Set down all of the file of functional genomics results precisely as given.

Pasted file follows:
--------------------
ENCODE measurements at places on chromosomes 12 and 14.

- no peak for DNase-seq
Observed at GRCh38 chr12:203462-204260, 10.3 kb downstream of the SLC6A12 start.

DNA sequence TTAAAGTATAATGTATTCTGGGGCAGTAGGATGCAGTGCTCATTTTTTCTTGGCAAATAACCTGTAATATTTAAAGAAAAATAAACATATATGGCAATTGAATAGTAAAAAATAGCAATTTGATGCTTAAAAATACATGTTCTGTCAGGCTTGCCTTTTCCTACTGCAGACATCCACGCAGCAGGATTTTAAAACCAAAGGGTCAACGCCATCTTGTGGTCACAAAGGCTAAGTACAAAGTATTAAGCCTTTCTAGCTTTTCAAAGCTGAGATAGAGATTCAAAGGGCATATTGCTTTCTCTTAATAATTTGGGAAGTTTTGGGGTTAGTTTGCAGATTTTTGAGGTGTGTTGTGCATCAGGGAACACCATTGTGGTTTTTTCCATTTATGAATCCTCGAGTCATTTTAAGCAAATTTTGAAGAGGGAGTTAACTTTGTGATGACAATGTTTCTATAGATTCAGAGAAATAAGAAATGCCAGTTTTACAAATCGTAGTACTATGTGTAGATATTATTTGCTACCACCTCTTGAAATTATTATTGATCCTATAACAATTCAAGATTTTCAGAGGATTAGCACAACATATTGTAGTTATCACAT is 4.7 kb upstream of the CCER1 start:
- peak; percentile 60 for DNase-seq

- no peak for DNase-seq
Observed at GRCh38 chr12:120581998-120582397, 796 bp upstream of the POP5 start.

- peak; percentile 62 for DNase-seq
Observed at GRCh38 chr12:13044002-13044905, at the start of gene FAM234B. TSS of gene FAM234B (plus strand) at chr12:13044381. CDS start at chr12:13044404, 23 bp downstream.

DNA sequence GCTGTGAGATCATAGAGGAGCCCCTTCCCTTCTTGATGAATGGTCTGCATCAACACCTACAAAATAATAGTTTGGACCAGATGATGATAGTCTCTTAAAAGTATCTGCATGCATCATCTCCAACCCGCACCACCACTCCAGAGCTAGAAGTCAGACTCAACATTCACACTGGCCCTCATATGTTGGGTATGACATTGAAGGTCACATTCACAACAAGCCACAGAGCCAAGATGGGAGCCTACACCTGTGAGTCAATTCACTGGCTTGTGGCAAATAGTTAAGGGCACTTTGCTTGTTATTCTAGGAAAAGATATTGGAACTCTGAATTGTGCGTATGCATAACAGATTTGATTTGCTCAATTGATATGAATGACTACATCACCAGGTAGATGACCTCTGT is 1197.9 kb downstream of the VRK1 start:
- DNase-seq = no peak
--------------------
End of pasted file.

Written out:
ENCODE measurements at places on chromosomes 12 and 14.

- no peak for DNase-seq
Observed at GRCh38 chr12:203462-204260, 10.3 kb downstream of the SLC6A12 start.

DNA sequence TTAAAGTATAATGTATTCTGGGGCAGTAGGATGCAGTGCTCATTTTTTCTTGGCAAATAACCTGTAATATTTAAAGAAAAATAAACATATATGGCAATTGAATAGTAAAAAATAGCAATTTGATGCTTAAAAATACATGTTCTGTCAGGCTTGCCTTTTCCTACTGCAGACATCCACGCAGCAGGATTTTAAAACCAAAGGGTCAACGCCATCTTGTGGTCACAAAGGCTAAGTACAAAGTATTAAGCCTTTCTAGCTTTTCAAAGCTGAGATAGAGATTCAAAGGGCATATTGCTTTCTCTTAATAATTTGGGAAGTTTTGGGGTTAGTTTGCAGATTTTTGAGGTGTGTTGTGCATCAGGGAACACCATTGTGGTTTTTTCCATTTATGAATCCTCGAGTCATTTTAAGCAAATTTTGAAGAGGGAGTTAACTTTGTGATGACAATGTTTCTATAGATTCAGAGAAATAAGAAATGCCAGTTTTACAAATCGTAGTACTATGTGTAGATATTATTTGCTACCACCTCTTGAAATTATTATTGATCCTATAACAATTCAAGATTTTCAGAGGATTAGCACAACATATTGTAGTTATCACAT is 4.7 kb upstream of the CCER1 start:
- peak; percentile 60 for DNase-seq

- no peak for DNase-seq
Observed at GRCh38 chr12:120581998-120582397, 796 bp upstream of the POP5 start.

- peak; percentile 62 for DNase-seq
Observed at GRCh38 chr12:13044002-13044905, at the start of gene FAM234B. TSS of gene FAM234B (plus strand) at chr12:13044381. CDS start at chr12:13044404, 23 bp downstream.

DNA sequence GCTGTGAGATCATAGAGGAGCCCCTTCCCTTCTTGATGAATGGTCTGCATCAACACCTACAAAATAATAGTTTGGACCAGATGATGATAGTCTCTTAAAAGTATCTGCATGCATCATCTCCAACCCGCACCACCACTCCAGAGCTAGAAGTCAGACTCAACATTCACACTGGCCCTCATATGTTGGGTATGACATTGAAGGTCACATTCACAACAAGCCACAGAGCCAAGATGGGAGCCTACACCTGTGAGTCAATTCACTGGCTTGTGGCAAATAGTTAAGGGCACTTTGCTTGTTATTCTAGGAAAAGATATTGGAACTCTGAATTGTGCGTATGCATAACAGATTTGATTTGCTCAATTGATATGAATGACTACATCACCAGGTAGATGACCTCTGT is 1197.9 kb downstream of the VRK1 start:
- DNase-seq = no peak